Hermes named the dragon Rouvin after his grandfather, the one person from his hometown that he did not hate. Rouvin grew into a large, beautiful, and ferocious looking dragon. He was twice as tall as Hermes and his length was about three times his height. His golden colored scales and piercing sapphire-colored eyes contributed to his regal look. His tail was long and strong. He could breathe out fire when he wanted to. Unfortunately, from the time Rouvin hatched, Hermes did not treat him well and trained him to suit his own despicable purposes.

As the years went by, Hermes used the dragon to steal, plunder, and ravage from those in the kingdom close to where they lived, as well as other kingdoms. The king’s guards and the people desperately tried to kill Rouvin, but he was powerful and the fire blew from his mouth burned whatever it contacted.

One day, while the king’s beautiful daughter, Brisa, was walking in the woods with her large black dog and her three guards, Hermes and Rouvin came upon them. The guards immediately surrounded Brisa, but Hermes threatened them with Rouvin’s fire if they did not let Brisa go with him and also, he threatened to burn the homes in the kingdom. Brisa, understanding the situation, informed the guards that she would willingly go with Hermes to help save the kingdom.

After Brisa left, a strong, powerful, and kind wizard came to the kingdom to teach the people how to improve their love for each other, and especially to love Hermes. At first, the people did not know how love would help Hermes, but they believed the wizard and so they tried it. They sent gifts to Hermes and even to Rouvin. At first, Hermes commanded Rouvin to chase after them, which he did, but after a time, he began to accept their gifts. Some of the best food in the land was sent to them. Hermes devoured all the food that was brought to him and gave very little to Brisa. He smugly seized the generous gifts without showing any appreciation.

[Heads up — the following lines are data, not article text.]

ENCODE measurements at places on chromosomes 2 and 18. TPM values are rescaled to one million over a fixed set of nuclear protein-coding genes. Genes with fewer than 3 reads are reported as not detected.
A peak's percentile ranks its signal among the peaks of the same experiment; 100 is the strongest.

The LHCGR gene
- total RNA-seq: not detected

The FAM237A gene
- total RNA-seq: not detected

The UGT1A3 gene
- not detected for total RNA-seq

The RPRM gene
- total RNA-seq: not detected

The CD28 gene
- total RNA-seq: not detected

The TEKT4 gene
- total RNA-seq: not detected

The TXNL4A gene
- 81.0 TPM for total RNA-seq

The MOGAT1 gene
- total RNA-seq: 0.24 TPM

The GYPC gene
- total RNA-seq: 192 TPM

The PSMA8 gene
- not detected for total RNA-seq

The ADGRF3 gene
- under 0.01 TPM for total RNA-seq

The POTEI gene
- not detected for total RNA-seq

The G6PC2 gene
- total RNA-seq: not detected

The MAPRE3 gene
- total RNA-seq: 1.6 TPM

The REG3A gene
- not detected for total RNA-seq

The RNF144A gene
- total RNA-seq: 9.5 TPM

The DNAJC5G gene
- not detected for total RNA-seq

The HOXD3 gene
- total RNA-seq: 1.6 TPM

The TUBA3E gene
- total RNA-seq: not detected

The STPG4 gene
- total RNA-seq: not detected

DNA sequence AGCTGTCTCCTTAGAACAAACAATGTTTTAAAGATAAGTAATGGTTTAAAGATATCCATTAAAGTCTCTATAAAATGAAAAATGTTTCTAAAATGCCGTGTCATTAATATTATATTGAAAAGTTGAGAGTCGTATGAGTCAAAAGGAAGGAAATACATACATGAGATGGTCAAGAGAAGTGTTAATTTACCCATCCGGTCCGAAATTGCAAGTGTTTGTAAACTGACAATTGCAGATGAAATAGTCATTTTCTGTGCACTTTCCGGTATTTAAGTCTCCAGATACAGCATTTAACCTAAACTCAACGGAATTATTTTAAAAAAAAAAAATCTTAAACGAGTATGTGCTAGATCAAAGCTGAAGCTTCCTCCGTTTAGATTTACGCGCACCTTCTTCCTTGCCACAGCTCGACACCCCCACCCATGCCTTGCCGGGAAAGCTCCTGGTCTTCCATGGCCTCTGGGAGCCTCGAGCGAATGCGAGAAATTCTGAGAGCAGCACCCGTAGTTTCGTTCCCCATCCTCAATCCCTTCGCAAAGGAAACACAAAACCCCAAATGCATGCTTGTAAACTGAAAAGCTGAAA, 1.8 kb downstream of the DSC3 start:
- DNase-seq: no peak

Brisa’s natural affection for animals helped her capture Rouvin’s attention by treating him with love, rather than dominance like Hermes treated him. She learned that Rouvin loved to be scratched between his sapphire eyes and behind his ears. Eventually, Rouvin trusted Brisa enough to allow her to climb on his back and ride around. This upset Hermes as Rouvin never allowed him to climb on his back, even after trying several times. Over time, Rouvin changed his loyalties from Hermes to Brisa. Hermes could not understand why since he has raised him from the time he hatched. Brisa carefully explained that she treated him with love.

Between the love that Brisa began to show to Hermes and the love he began to feel from the people in the kingdom, he finally let Brisa go and told Rouvin that he could go with her if that is what he desired. Brisa tried to convince Hermes to come with her but he had too many negative memories of being cast out. She informed him that she would go back to her kingdom and ask the people if they would accept him, and if they said yes, would he then come. Hermes thought about it for a time, then lovingly looked up at the beautiful Brisa and said that he would go back.

Brisa rode on the back of Rouvin back to her home in the castle. At first, the guards threatened Rouvin with their spears but Brisa commanded them to stay back, assuring them that she was safe and Rouvin had been tamed. The did as she asked. Her parents, hearing the news that Brisa was back, ran out to her and embraced her. They ordered a huge feast for the entire kingdom to welcome home their daughter.

At the feast, Brisa asked her father if she could talk to the people. He agreed. She recounted the story of Hermes and why he had become so wicked. She then asked the people if they would take him back and love him, despite the grotesque scars. She reiterated to them that he was just like them, he just had an unfortunate accident that left severe scarring on much of his body. She reminded them that any type of an accident could happen to anyone of them.

The people of the kingdom all shouted with one accord that they would accept Hermes back into their kingdom and would treat him with the love and respect that they knew Brisa treated him.

Hermes was warmly welcomed back into the kingdom. In time, he and Brisa married and lived happily ever after.

(To be continued…)